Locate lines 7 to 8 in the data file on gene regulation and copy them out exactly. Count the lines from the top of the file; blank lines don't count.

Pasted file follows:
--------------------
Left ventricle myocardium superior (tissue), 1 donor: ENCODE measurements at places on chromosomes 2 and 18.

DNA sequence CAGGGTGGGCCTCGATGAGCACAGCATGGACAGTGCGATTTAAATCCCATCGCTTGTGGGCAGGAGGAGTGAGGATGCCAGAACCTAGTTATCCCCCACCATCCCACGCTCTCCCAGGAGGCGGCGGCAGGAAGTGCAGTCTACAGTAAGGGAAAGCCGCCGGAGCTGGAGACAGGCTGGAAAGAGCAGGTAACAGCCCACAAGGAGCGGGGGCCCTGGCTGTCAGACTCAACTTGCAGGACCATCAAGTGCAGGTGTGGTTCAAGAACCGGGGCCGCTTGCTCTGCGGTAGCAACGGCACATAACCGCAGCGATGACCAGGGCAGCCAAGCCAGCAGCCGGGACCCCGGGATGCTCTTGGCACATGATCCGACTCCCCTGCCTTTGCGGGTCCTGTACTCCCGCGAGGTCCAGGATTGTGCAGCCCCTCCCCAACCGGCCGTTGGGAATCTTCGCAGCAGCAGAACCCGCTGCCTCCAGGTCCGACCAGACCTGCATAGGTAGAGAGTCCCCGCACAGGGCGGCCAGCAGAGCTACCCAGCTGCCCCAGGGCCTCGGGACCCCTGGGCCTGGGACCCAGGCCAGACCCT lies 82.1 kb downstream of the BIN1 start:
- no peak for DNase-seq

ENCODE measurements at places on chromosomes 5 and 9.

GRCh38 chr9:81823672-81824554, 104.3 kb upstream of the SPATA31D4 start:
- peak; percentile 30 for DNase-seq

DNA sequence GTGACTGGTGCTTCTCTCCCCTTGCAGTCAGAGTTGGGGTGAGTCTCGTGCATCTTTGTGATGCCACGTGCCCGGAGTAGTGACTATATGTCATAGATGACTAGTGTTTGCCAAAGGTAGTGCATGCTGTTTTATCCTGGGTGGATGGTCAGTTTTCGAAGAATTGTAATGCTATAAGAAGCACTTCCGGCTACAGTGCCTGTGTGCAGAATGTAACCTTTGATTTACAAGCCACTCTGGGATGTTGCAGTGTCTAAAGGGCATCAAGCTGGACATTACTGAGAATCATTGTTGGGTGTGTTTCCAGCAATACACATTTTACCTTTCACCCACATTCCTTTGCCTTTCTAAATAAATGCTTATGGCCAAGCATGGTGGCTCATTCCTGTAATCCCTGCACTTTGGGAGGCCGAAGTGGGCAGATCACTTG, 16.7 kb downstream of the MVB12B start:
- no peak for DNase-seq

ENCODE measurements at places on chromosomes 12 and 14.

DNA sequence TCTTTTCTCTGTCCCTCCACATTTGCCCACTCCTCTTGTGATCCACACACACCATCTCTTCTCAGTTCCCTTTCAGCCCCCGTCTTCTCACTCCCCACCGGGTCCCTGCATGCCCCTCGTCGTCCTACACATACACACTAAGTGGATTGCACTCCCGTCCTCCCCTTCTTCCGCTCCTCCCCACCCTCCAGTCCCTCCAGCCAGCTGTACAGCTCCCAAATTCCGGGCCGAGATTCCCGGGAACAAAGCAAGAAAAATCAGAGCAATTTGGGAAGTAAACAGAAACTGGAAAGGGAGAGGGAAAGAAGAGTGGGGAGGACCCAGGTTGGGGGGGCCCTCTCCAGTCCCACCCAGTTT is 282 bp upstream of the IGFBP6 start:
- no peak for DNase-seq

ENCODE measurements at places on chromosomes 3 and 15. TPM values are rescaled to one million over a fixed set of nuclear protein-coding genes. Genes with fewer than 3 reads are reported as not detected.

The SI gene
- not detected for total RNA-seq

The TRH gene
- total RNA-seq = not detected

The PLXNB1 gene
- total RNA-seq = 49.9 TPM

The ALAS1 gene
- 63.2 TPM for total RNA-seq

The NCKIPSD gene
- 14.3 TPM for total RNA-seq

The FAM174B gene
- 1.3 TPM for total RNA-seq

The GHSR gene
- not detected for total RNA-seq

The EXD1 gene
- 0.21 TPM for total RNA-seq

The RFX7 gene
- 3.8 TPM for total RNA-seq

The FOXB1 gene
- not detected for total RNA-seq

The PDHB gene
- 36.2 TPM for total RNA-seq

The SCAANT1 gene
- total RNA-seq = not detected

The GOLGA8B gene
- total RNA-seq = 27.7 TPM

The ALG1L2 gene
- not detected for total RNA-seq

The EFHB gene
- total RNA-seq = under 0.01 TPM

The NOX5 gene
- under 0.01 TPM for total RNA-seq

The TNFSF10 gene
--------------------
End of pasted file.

DNA sequence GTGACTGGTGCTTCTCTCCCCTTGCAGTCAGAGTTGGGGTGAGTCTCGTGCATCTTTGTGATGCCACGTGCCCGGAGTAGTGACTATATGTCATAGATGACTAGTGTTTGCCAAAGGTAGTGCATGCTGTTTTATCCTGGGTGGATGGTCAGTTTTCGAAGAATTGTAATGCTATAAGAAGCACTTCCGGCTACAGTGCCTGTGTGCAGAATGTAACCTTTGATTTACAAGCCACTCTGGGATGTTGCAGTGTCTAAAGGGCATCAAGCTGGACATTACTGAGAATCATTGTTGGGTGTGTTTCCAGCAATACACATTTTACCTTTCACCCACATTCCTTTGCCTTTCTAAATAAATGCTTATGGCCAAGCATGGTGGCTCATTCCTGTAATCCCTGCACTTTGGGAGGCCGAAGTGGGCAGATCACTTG, 16.7 kb downstream of the MVB12B start:
- no peak for DNase-seq